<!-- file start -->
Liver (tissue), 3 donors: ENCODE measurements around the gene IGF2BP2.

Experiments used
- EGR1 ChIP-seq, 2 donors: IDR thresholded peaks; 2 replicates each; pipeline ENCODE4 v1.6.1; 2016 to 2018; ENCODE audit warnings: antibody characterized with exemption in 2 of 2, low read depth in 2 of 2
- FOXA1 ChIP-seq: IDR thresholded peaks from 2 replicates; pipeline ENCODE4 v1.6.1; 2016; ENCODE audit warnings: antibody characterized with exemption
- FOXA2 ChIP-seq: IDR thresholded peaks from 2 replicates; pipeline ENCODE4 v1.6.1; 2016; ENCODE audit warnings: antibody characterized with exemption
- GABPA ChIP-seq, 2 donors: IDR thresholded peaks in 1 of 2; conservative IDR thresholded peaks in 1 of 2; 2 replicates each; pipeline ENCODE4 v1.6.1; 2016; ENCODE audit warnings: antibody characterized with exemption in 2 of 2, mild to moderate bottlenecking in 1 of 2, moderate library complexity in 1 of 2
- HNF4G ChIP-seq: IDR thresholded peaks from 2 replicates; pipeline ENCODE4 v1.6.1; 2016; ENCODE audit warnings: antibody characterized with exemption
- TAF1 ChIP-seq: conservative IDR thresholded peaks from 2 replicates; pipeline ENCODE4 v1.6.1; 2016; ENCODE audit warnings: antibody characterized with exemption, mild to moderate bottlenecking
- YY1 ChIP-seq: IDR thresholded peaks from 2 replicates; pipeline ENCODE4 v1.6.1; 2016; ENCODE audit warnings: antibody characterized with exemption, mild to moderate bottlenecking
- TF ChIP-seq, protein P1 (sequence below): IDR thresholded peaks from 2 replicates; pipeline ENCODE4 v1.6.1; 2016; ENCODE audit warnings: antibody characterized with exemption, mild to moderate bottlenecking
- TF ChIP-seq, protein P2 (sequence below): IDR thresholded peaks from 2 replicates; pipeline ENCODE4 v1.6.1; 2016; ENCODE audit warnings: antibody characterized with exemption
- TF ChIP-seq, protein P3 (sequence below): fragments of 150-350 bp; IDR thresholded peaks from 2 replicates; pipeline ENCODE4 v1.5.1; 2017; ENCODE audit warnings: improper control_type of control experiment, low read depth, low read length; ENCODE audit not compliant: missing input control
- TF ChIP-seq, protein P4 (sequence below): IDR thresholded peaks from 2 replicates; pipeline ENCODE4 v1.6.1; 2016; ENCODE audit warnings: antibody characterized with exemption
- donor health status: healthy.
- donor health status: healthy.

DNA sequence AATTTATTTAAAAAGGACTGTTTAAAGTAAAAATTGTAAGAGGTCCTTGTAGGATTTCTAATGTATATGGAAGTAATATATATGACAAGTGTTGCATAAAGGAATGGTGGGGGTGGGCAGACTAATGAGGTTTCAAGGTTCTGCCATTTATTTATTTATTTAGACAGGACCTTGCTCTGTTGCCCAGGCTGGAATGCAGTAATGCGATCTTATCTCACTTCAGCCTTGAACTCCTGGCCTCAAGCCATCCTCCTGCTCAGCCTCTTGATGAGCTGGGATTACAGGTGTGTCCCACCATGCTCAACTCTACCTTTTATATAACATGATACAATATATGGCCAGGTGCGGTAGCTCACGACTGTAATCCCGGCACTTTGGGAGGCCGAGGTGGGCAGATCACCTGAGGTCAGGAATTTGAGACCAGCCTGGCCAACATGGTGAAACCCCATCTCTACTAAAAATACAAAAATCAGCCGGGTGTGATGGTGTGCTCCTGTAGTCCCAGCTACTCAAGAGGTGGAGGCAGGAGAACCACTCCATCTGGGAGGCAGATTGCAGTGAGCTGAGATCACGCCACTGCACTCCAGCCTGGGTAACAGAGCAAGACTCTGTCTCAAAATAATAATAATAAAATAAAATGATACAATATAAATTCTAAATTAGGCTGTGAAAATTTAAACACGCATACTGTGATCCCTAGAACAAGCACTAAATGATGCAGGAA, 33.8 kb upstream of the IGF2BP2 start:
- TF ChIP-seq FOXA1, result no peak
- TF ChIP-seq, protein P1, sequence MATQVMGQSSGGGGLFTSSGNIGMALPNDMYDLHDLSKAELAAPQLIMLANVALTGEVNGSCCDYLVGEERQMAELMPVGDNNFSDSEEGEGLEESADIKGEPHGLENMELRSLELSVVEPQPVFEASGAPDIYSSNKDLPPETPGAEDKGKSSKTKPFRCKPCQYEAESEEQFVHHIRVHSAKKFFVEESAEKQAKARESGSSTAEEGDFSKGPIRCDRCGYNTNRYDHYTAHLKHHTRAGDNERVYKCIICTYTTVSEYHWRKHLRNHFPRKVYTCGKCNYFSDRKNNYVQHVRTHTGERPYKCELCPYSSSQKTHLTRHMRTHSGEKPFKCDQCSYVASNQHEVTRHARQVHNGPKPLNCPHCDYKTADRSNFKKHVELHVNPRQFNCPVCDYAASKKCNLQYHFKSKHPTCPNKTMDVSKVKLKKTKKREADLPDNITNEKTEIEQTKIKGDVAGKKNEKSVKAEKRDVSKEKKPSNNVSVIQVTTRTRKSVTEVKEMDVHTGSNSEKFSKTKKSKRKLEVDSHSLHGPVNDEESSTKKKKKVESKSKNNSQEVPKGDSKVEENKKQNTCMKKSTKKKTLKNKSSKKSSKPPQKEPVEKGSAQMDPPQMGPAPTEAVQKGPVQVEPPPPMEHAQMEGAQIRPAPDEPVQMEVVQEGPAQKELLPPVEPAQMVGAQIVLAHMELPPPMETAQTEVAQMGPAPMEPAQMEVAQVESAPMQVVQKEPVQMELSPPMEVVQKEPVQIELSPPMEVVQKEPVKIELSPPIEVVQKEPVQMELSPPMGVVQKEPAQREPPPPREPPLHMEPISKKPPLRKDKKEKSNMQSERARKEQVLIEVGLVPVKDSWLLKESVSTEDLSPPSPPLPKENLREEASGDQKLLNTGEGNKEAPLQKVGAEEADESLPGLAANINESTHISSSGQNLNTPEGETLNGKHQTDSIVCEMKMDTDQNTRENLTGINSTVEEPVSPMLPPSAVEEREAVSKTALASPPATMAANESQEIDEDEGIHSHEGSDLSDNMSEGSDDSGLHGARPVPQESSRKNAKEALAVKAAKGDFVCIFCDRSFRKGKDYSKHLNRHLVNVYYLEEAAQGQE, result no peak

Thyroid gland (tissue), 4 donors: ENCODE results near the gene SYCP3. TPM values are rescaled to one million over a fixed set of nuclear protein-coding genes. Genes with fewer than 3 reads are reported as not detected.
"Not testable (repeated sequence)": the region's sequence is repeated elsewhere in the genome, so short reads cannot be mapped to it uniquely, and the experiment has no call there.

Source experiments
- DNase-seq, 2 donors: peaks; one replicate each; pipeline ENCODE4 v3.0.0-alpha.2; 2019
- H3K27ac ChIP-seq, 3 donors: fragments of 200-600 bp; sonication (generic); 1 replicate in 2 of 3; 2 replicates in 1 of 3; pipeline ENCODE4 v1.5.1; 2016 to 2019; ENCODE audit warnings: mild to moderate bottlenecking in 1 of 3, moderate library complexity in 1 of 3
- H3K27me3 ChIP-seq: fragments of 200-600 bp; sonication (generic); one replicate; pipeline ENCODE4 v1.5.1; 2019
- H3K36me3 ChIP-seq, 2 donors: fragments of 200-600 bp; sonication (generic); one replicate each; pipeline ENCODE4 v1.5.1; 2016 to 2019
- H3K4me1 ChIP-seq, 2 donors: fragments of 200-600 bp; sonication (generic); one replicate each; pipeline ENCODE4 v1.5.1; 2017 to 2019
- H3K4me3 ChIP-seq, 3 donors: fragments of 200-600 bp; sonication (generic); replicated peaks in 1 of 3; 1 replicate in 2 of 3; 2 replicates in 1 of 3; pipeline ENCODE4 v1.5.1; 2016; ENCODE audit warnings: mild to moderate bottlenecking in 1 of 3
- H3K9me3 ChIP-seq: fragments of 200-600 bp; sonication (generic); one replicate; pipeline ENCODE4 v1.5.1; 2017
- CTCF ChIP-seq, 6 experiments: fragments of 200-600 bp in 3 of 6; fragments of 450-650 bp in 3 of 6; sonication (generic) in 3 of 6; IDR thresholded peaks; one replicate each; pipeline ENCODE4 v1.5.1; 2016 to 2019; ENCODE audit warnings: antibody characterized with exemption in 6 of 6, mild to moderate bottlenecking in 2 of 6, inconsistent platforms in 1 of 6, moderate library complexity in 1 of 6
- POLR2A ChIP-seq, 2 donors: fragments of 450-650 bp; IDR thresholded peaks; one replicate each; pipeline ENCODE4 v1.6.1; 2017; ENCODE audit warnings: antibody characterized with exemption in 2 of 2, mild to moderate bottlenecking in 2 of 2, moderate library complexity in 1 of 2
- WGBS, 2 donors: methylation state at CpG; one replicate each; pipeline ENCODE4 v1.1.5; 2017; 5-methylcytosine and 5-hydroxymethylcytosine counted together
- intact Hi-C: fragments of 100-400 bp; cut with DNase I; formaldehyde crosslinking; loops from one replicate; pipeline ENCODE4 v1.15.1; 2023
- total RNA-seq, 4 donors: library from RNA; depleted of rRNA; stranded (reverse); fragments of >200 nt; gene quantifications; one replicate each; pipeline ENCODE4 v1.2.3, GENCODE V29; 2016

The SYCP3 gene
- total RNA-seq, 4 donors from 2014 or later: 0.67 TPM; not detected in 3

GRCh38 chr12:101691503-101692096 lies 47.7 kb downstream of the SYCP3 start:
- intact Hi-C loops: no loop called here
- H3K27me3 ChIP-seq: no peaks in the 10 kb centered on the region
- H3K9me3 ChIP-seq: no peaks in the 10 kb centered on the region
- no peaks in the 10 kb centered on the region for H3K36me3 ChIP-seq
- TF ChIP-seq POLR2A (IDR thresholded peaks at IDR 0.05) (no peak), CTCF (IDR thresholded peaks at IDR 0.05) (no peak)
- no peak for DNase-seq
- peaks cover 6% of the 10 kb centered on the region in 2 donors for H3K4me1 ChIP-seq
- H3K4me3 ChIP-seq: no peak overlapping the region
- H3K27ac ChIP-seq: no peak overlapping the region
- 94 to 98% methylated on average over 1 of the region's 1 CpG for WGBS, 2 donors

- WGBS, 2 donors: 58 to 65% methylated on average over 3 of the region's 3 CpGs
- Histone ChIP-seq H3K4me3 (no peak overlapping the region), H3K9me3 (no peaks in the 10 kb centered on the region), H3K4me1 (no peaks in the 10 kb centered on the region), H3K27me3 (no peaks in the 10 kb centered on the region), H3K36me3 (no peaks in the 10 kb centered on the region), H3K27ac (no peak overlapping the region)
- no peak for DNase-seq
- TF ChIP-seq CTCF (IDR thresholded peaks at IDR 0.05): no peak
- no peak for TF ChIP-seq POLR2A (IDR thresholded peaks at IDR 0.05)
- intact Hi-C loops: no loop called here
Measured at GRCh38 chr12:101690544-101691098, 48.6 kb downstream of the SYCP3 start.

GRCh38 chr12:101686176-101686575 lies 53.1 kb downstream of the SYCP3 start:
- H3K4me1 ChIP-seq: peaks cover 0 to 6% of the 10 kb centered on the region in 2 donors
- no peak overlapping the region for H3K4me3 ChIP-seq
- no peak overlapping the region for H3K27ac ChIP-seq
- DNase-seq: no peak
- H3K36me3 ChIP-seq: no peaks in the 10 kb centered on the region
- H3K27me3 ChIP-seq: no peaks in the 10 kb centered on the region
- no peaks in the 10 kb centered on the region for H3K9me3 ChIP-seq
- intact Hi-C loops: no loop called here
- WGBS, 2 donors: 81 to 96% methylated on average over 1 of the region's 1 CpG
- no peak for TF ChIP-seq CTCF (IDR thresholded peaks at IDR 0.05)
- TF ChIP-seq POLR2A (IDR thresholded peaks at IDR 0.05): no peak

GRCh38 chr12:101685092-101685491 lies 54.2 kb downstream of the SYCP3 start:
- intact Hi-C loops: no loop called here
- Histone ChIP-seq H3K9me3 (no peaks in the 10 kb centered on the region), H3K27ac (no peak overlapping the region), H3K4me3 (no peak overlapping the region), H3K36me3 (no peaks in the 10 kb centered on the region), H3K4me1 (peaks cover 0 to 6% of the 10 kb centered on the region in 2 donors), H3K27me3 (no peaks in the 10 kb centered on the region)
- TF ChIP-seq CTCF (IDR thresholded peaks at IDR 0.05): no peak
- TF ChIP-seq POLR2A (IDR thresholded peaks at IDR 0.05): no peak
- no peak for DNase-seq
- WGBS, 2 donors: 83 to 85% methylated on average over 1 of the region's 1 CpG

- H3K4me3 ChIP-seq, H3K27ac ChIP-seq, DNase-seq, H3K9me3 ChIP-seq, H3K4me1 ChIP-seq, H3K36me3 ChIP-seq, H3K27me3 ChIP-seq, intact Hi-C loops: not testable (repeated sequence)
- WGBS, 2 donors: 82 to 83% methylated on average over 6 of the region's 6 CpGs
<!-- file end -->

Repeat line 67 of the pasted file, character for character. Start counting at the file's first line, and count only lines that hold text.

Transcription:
- intact Hi-C loops: no loop called here